Asthma is a chronic condition which makes the airways in the lungs get bloated and inflamed and produce extra mucus. This makes the breathing extremely hard, triggers coughing, wheezing, and also shortness of breath.
The muscles surrounding the bronchial tubes in the lungs becomes tight, thick mucus is produced is also produced which contributes to the narrowing of the as well making the lungs sensitive. For some asthma patients, it may be just a minor nuisance to them, while to some it will be a big problem that disturbs their daily activities and also life threatening.
Asthma is generally an incurable disease, but the symptoms can be managed. Symptoms changes over time it is paramount that you track the symptoms and signs, and then work with your doctor on adjusting the medications as needed.
Causes of Asthma
It is not clear yet what the main cause of asthma is, but it is mostly a combination of different factors which include environmental and genetic. There are two types of asthma, allergic and non-allergic, allergic caused by an exposure to an allergen, while non-allergic asthma is caused by stress, illness like cold or flu, exercise, irritants in the weather, exposure to extreme weather conditions and even some medications.
Exposure to these signs and symptoms that brings allergies can trigger signs and symptoms of this respiratory illness. Asthma triggers differ in people and they may include
- Respiratory infections, like common cold or the flu.
- Intense physical activity, this is called exercise induced asthma.
- Air pollutants and irritants like smoke.
- Intense emotions like crying, laughter and stress, they can block airflow and interference with normal breathing patterns.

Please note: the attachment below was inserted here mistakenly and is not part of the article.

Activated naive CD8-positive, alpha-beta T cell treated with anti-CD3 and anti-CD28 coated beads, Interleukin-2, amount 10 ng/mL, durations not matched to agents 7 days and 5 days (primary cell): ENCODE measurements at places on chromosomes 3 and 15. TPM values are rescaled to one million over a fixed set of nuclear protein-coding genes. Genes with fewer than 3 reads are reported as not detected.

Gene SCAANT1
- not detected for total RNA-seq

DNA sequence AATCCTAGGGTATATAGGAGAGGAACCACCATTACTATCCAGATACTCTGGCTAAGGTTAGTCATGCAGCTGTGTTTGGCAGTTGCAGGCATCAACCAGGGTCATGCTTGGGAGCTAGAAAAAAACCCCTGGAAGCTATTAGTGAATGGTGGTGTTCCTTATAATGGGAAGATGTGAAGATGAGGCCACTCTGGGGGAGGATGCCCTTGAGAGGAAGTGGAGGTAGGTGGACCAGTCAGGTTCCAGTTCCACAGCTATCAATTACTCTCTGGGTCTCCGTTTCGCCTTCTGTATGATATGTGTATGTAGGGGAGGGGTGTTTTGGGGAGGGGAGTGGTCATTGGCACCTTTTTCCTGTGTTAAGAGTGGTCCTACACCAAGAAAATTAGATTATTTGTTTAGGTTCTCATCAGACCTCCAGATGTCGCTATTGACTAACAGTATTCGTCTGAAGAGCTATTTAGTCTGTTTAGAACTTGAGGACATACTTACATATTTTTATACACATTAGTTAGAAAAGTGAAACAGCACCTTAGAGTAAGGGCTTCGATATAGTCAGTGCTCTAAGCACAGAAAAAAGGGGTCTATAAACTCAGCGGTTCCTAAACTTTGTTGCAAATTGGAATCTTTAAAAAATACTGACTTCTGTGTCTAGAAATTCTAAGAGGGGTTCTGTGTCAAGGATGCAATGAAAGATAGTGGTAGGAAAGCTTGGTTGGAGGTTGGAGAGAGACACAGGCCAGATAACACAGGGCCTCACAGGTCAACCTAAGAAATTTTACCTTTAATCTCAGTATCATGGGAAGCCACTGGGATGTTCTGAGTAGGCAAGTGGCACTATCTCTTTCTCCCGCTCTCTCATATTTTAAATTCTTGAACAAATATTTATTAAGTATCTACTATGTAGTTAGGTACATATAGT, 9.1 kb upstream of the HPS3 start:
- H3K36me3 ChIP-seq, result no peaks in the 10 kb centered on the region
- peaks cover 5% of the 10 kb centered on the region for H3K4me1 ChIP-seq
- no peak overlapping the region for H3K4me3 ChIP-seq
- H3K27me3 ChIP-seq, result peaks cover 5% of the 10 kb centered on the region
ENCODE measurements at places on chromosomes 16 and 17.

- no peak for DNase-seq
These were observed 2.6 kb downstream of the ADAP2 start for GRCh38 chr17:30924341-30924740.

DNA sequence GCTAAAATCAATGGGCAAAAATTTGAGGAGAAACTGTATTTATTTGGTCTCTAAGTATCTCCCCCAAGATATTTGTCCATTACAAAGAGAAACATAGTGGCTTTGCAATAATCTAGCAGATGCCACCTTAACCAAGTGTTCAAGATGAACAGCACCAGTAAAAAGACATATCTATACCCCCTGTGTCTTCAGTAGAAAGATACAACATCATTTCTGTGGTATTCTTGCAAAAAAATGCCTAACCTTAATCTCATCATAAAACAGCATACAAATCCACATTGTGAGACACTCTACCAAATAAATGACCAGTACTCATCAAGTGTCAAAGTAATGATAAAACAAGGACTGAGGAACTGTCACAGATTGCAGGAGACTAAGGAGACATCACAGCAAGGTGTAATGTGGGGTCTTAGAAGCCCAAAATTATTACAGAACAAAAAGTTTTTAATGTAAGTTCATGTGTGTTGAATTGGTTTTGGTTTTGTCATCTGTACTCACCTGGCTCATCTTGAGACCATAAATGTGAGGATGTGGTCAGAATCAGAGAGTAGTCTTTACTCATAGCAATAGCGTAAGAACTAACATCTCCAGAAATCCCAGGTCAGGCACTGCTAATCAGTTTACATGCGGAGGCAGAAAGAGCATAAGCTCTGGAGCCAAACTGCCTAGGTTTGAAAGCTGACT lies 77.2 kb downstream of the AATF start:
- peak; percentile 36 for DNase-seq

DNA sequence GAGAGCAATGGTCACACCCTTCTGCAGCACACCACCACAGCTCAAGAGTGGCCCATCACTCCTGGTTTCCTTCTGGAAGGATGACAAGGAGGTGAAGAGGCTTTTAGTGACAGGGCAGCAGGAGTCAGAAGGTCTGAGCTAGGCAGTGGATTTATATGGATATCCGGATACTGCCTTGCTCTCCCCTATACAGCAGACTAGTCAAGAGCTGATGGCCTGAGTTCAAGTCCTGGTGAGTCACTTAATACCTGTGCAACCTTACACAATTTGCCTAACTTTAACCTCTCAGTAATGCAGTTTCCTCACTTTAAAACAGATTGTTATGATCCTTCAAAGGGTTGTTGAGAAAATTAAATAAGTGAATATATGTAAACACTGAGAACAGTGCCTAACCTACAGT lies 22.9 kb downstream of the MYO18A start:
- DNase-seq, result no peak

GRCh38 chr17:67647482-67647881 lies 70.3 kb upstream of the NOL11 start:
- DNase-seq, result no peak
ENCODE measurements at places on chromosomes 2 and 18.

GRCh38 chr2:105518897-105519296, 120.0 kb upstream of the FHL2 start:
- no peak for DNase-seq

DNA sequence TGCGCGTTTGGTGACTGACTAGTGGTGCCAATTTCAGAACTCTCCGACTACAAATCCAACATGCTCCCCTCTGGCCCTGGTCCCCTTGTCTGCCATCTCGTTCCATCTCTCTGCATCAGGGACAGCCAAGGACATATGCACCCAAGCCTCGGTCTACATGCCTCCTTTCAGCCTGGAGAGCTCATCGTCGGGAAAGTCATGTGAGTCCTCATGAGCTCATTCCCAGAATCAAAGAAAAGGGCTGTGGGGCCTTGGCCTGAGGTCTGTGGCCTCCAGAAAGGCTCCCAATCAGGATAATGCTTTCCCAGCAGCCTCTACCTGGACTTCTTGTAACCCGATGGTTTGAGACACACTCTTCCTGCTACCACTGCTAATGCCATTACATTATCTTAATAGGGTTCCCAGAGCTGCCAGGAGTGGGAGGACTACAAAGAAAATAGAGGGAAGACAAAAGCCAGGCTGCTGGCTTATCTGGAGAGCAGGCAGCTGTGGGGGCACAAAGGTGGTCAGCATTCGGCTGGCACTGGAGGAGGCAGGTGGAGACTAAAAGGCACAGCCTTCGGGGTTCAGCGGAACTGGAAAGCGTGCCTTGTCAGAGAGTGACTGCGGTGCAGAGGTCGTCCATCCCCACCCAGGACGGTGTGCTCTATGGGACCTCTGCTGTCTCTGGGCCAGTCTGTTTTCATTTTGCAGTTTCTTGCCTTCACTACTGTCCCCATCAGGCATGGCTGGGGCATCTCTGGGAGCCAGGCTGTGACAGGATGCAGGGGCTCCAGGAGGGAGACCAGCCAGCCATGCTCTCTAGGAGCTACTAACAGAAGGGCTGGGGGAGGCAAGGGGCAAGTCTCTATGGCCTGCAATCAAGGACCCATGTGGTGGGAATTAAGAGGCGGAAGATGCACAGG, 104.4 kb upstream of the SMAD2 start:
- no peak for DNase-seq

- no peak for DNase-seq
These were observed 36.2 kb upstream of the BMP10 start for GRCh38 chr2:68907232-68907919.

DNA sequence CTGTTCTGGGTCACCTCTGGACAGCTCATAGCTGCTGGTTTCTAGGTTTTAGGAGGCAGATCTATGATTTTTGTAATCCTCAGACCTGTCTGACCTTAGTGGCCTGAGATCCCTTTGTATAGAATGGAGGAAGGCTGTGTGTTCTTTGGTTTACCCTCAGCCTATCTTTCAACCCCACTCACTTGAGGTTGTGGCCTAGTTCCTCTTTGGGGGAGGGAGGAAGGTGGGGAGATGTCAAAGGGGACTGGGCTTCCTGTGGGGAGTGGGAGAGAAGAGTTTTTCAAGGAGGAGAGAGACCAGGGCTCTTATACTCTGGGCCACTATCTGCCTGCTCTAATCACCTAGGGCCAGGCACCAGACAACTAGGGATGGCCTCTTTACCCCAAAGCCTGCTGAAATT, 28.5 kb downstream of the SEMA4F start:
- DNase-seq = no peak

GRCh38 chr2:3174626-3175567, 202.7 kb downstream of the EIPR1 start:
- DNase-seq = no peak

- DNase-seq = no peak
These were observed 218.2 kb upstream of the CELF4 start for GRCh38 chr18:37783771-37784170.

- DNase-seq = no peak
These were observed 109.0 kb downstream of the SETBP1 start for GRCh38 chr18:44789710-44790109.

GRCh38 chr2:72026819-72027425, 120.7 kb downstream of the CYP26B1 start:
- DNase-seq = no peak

- Airborne substances such as pollen, dust mites, pet dander, mold spores, and particles from cockroach wastes.
- Sulfites that are as additives in some foods and beverages.
- Scented products like perfumes and body spray, smoke from tobacco.
- GERD (Gastroesophageal reflux disease), this is a condition where acids in the stomach go back up into the throat.
- Having blood relatives especially parents who are asthmatic patients can increase your chances of getting asthma.
- Being overweight can also increase your chances of developing cancer.
- Being a smoker, exposure to secondhand fumes and exposure to air pollutants such as exhaust fumes will also increase your chances of developing this illness.
- Occupational triggers like chemicals used in manufacturing companies, farms and hairdressing shops can also increase your chances of developing asthma.
Symptoms of Asthma
Symptoms of asthma differ from person to person. Some affected patients have their attacks frequently, while others have infrequent attacks that happen just once in a while, maybe exercise induced.
Signs and symptoms of asthma include
- Tightness and pain in the chest
- Having trouble sleeping which is caused by shortness of breath, wheezing or coughing.
- Wheezing and coughing attacks that are caused by respiratory viruses such as the flu or common cold.
- Breathing is impaired, as it is either short or quick or noisy.
Ways to manage asthma and prevent asthmatic attacks